Newspaper article The Christian Science Monitor

Koreans in Los Angeles Still Reaping Riot Results More Than a Third of 2,500 Korean-Owned Businesses Remain Closed. the Promise of Lasting Ethnic Understanding Has Foundered

Newspaper article The Christian Science Monitor

Koreans in Los Angeles Still Reaping Riot Results More Than a Third of 2,500 Korean-Owned Businesses Remain Closed. the Promise of Lasting Ethnic Understanding Has Foundered

Article excerpt

TWO years after the worst riots in United States history made them symbols of America's troubled race relations, the world's largest Korean population outside Seoul (about 300,000) is struggling with a sense of diminished prospects on several fronts.

More than a third of 2,500 Korean-owned businesses damaged or destroyed in the Los Angeles riots remain closed. The promise of lasting, cross-cultural understanding, heralded by local leaders in the riots' aftermath, has foundered. Korean entrepreneurs who have spent decades cultivating neighborhood groceries find themselves battling new regulations that threaten their stores.

"In America's quintessentially diverse city, our overall situation is worse than before the riots," says Jerry Yu, executive director of the Korean American Coalition, a political advocacy group.

"On the surface, there is a state of relative calm," adds C. J. Lee, a professor of government at Claremont McKenna College. "But the fundamental, underlying problems of interracial tension have not been addressed."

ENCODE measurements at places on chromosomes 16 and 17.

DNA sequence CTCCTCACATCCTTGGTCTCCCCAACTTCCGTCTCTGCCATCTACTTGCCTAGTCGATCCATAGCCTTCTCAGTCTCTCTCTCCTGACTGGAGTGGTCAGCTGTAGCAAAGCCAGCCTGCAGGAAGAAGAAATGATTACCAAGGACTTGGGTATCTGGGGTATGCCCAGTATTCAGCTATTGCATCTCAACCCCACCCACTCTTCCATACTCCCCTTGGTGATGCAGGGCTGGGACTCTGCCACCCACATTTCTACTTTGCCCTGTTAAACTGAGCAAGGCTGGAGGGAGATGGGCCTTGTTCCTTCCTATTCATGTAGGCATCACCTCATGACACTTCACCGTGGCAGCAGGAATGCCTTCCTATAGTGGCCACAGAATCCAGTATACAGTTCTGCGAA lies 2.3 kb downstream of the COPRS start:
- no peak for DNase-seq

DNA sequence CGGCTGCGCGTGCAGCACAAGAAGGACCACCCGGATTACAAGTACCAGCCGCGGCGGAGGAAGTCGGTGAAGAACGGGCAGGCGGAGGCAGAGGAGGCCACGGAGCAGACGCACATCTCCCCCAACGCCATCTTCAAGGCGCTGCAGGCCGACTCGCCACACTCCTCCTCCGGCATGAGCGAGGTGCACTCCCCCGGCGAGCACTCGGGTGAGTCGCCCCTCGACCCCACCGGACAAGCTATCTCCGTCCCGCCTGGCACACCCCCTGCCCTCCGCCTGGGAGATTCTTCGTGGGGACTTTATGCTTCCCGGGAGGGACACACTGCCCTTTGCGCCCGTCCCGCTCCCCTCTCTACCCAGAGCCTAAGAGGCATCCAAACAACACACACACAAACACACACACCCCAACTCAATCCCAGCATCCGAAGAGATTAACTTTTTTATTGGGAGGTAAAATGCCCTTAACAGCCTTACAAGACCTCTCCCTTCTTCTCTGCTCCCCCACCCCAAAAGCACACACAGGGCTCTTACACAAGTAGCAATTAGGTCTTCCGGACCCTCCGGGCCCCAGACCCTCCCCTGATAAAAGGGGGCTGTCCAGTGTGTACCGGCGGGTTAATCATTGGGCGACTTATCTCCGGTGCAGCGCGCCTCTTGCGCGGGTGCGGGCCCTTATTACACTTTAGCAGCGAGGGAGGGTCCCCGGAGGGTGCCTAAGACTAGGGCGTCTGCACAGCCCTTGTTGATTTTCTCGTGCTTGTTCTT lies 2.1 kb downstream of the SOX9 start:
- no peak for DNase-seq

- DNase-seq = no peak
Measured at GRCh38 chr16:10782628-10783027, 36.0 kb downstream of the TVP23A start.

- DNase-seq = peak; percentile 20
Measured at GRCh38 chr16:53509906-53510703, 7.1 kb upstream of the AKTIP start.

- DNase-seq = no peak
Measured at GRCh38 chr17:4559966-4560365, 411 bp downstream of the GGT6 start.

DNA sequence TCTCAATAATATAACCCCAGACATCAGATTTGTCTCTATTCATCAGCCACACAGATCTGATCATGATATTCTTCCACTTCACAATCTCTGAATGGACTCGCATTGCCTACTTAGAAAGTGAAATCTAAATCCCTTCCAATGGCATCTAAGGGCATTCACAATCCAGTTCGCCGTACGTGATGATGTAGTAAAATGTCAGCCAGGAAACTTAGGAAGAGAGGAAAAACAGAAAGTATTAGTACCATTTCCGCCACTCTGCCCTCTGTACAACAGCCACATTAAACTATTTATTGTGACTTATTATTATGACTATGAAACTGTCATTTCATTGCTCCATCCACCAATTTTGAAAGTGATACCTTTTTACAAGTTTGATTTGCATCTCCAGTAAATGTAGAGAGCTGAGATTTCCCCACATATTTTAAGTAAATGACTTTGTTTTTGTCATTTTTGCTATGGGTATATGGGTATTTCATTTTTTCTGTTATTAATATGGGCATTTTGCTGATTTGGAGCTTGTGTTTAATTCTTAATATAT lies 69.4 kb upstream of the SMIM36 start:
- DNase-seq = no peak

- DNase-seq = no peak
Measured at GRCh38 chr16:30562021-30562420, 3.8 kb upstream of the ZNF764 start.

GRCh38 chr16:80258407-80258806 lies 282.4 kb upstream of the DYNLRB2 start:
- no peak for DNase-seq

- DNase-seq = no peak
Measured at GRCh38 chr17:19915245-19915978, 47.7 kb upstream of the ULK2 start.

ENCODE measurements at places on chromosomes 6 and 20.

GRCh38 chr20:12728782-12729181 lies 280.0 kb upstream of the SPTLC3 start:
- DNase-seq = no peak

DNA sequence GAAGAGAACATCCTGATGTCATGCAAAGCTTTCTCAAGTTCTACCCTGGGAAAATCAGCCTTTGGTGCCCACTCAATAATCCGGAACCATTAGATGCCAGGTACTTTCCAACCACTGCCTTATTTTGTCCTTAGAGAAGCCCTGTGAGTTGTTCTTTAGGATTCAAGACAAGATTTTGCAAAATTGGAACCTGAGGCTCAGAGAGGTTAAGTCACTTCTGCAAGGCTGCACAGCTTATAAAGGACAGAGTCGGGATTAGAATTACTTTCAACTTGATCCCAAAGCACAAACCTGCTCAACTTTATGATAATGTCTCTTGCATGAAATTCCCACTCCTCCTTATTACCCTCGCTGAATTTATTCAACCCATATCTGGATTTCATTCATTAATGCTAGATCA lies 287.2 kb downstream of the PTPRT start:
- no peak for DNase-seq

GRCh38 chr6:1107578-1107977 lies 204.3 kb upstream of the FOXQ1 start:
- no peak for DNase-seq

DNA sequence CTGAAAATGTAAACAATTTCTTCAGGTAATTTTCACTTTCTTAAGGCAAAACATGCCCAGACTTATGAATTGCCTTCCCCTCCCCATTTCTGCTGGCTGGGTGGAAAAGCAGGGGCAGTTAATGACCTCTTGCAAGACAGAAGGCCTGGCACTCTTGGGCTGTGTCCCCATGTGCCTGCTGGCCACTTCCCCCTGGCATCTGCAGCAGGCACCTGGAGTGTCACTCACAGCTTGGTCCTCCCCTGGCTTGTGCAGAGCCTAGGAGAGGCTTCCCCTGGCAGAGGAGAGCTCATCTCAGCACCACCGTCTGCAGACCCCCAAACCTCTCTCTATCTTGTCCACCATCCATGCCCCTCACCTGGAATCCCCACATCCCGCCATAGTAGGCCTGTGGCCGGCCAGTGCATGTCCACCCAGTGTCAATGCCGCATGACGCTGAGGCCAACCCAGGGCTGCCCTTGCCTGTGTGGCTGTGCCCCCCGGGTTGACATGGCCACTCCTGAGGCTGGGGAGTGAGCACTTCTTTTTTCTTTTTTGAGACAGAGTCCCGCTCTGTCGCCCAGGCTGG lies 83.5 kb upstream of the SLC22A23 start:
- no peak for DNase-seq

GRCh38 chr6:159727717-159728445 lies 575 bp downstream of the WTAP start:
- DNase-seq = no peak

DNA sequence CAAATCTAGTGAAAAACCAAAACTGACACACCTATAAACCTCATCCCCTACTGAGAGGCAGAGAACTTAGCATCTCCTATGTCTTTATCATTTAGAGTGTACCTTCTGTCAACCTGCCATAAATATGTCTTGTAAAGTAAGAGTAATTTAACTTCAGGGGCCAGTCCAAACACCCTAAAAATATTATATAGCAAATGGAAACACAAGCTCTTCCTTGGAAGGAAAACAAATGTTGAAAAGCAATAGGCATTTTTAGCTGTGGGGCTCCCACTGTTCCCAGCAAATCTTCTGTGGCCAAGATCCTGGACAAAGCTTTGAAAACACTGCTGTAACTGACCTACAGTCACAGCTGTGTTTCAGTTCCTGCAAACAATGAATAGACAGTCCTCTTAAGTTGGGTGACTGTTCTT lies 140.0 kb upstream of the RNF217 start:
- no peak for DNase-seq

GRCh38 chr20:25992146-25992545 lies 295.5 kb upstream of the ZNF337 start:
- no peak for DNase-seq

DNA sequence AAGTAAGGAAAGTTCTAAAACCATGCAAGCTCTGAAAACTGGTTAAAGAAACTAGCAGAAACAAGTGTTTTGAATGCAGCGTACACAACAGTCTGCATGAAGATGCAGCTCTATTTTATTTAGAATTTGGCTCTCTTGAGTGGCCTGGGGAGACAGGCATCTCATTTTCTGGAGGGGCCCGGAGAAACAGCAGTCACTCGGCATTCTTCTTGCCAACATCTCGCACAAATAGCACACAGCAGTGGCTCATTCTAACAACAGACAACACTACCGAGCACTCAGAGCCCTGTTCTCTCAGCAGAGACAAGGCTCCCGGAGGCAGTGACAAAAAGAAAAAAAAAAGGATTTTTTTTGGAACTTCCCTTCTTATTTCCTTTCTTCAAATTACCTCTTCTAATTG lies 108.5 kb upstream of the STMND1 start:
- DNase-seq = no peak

Businesses owned by Korean-Americans were socked with an estimated $400 million in damages during the riots - 40 percent of the riots' $1 billion damage total. A general consensus among police and other officials was that many Korean businesses were targeted as symbols of success by looters and arsonists that swarmed the area following not-guilty verdicts in the first Rodney King beating trial.

Rising crime rates, general fears of unrest in the area, and the sluggish California economy have all contributed to the undermining of efforts to revitalize Koreatown. A 1993 study by Dun & Bradstreet indicated that 40 percent of businesses in the Korean enclave shut down permanently within six months. Too many not insured

Major problems included scores of business owners who were underinsured or totally uninsured. The inability to qualify for or obtain loans to rebuild has also vexed Korean American business owners. Complaints that federal and state officials spoke supportively but have failed to follow through also abound.

According to one study, more damaged buildings have been rebuilt or repaired in Koreatown than in other damaged areas - 82 percent in Koreatown versus 50 percent citywide. But many of the refurbished buildings are empty because of reduced sales in California's poor business climate.

"In many cases, Koreans ran businesses in buildings owned by others," says Craig Coleman, executive director of the Korea Society, a California-based group for US/Korea exchange. …

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